U.S. Sens. Richard Blumenthal and Chris Murphy are teaming with five of their Democratic colleagues in reintroducing the Students Before Profits Act, a bill designed to protect students who attended for-profit colleges from predatory lending and deceptive marketing practices.
Currently, for-profit colleges enroll 10 percent of all postsecondary students, but account for 35 percent of all student loan defaults. The legislation would authorize enhanced civil penalties on institutions and their executive officers if they engaged in fraudulent marketing to prospective students while giving the Department of Education “broader discretion” on whether the owners or executives of these colleges should assume personal liability for losses associated with Title IV federal financial aid funds, as well as determining if these schools should be disqualified from participating in financial aid programs.
Murphy authored the bill when it was first introduced in 2015. The impetus for the reintroduction of this bill, according to the senators, was a decision by Education Secretary Betsy DeVos to name Julian Schmoke, a former dean at for-profit DeVry University, to run the department’s student aid enforcement unit.
“Bad actors in the for-profit college industry have found new allies in the Trump Administration, where former executives have been put in charge of protecting against the very abuses they perpetrated themselves,” Blumenthal said.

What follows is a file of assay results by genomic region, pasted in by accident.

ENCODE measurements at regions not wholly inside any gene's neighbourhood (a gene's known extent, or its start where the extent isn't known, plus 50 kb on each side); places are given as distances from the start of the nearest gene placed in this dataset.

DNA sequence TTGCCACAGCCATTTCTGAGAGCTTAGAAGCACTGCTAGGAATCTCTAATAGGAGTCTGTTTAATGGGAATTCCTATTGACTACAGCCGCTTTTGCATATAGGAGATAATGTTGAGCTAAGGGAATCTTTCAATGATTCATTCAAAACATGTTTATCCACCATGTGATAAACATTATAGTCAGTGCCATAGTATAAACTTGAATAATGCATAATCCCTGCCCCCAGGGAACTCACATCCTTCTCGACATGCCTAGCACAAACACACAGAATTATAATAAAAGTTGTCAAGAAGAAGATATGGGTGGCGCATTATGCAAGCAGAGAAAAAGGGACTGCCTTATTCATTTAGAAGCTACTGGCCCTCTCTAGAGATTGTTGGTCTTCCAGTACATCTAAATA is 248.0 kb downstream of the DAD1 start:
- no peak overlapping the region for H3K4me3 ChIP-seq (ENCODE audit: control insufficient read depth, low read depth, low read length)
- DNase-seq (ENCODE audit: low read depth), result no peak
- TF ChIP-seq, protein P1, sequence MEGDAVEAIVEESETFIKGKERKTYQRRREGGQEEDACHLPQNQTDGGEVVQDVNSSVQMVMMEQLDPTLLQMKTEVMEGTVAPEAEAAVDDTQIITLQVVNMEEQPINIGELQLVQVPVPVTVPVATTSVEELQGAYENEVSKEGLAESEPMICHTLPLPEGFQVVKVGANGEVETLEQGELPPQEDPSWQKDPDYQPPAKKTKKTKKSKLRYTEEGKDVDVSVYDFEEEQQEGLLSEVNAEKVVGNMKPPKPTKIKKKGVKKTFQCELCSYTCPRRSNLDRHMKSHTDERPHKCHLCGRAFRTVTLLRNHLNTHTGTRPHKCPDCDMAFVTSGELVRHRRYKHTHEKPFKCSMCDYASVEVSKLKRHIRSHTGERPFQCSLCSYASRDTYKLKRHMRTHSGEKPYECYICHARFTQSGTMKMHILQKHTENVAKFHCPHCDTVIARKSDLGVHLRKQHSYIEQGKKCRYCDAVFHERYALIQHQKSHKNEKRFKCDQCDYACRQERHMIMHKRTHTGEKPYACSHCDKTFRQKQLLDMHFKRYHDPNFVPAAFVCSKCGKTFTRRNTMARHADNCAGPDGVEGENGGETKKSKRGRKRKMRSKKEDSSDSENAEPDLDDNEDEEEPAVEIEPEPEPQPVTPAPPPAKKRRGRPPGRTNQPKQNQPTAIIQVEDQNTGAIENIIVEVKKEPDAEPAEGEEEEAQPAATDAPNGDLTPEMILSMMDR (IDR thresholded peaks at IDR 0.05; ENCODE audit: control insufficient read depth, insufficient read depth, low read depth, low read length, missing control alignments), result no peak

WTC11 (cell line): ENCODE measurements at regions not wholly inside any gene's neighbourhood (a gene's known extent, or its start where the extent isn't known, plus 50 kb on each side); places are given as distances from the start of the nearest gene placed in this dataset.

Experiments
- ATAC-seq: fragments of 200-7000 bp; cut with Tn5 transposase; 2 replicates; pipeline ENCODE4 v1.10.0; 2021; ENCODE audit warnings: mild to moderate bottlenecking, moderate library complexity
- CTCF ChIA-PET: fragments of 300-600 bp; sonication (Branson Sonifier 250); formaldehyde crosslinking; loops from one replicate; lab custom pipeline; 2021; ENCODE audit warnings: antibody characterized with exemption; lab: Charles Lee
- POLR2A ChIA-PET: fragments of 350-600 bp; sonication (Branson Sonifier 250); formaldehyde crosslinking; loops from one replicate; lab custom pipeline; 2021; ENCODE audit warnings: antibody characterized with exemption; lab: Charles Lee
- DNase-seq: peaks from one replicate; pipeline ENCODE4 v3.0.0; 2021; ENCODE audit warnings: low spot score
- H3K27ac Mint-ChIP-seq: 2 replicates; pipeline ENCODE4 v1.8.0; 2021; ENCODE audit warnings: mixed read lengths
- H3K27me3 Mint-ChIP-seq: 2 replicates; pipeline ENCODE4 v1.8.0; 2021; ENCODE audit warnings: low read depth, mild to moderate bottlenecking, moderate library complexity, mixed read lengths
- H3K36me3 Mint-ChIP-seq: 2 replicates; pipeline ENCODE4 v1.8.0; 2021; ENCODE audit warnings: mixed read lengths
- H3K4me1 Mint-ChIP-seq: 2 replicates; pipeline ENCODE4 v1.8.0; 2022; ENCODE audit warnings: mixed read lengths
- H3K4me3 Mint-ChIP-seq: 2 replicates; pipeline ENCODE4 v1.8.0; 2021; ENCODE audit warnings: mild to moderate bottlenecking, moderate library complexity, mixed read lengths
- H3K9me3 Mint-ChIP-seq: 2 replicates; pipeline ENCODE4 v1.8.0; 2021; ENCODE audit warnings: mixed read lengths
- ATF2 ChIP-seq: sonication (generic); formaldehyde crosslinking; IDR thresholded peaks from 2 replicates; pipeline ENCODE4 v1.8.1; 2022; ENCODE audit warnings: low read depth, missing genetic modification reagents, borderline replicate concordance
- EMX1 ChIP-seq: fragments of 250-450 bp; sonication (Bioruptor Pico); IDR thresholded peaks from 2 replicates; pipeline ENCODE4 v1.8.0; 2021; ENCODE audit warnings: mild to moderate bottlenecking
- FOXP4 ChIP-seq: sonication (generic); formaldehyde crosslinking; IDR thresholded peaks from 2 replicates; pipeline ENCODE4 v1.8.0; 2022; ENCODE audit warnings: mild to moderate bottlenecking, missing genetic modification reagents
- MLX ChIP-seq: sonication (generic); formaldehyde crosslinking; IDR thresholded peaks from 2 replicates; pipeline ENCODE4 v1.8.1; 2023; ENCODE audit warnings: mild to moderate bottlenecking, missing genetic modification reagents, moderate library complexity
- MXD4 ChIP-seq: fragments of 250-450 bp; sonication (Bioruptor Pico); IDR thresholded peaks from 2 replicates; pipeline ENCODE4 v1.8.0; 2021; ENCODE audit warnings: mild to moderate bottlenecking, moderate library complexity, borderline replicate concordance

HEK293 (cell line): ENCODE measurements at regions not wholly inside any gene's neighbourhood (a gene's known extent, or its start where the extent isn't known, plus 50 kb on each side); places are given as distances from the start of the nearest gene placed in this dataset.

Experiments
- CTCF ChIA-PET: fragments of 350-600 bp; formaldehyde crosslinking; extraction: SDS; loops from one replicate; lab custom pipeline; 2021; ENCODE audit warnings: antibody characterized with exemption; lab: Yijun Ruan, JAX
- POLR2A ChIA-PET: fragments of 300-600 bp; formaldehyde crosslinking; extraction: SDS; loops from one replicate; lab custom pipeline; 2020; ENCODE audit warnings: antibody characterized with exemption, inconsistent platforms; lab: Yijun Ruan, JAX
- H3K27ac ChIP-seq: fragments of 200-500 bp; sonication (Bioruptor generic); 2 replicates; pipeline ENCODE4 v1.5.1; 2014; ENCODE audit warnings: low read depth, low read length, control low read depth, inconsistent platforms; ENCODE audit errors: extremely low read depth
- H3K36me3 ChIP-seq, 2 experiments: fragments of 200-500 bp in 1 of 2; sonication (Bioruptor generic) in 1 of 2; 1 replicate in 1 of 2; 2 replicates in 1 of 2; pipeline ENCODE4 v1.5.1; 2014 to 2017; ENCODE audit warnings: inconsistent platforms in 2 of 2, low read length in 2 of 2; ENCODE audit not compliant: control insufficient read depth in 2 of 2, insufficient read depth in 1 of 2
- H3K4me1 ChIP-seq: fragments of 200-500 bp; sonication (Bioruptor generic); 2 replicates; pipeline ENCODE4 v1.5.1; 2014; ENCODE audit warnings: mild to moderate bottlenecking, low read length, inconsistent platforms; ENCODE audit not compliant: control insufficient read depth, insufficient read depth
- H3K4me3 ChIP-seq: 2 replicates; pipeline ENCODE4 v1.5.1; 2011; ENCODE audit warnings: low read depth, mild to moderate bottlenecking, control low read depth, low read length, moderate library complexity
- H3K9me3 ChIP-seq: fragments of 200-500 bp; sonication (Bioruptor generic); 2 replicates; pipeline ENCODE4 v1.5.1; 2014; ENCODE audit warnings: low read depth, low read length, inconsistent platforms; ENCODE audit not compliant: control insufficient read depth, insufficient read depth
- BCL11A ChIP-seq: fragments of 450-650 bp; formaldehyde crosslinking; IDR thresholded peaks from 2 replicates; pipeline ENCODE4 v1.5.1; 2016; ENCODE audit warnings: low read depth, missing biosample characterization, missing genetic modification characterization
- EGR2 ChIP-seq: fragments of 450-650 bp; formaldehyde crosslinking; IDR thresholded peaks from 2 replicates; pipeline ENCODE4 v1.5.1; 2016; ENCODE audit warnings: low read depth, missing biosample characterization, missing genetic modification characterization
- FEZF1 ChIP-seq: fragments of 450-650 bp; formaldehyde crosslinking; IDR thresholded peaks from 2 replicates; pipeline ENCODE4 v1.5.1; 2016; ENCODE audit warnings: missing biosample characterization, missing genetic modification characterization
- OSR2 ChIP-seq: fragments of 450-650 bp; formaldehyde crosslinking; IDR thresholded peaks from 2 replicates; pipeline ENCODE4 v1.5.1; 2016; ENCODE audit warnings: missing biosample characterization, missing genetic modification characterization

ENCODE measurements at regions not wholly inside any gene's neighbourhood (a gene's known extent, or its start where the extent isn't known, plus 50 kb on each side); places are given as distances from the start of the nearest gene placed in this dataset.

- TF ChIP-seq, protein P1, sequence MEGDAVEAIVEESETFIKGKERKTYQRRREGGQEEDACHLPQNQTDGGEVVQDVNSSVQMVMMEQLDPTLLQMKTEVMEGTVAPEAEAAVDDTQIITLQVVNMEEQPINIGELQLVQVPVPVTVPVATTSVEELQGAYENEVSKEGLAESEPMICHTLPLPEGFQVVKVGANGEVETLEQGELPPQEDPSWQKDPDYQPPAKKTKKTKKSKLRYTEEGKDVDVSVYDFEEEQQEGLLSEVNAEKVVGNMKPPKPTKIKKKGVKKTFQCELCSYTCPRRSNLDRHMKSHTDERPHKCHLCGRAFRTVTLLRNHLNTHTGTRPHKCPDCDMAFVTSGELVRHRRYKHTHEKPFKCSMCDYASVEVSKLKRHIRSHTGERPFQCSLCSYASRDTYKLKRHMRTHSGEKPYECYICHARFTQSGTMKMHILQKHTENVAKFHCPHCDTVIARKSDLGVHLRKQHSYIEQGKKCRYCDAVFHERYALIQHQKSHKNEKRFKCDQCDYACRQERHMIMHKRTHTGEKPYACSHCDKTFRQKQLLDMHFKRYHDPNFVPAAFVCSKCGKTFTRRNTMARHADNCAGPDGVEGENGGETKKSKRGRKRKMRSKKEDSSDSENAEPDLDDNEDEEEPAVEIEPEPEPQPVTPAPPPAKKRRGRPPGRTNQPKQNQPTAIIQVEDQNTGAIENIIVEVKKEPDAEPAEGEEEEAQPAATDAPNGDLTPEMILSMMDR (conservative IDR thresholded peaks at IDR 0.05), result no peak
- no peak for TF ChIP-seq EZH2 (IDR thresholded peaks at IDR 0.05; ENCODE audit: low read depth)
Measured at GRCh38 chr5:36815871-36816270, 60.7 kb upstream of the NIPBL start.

“Unless Congress takes action, this administration will roll back the hard-won protections that keep these programs accountable for the false promises they sold millions of students. The Students Before Profits Act would protect against these wanton rollbacks by codifying critical requirements to hold for-profit schools accountable for abuse, and allowing students who have been victimized recourse to seek relief.”
“Putting a leader of a company that just got fined $100 million for defrauding students in charge of the government agency protecting students from being defrauded is head-spinning. Since the administration seems determined to turn the elements of the Department of Education into a get-rich-quick scheme that rewards the wealthy and big corporations on the backs of students, Congress is going to have to step up,” Murphy said. “Not every for-profit college is predatory, but the only way to separate the good from the bad is to crack down on the for-profit colleges who do prey on students, and hold their executives personally liable for any fraud they commit.”
The bill is being supported by U.S. Sens. Dick Durbin of Illinois, Sherrod Brown of Ohio, Al Franken of Minnesota, Elizabeth Warrenof Massachusetts and Kamala Harris of California.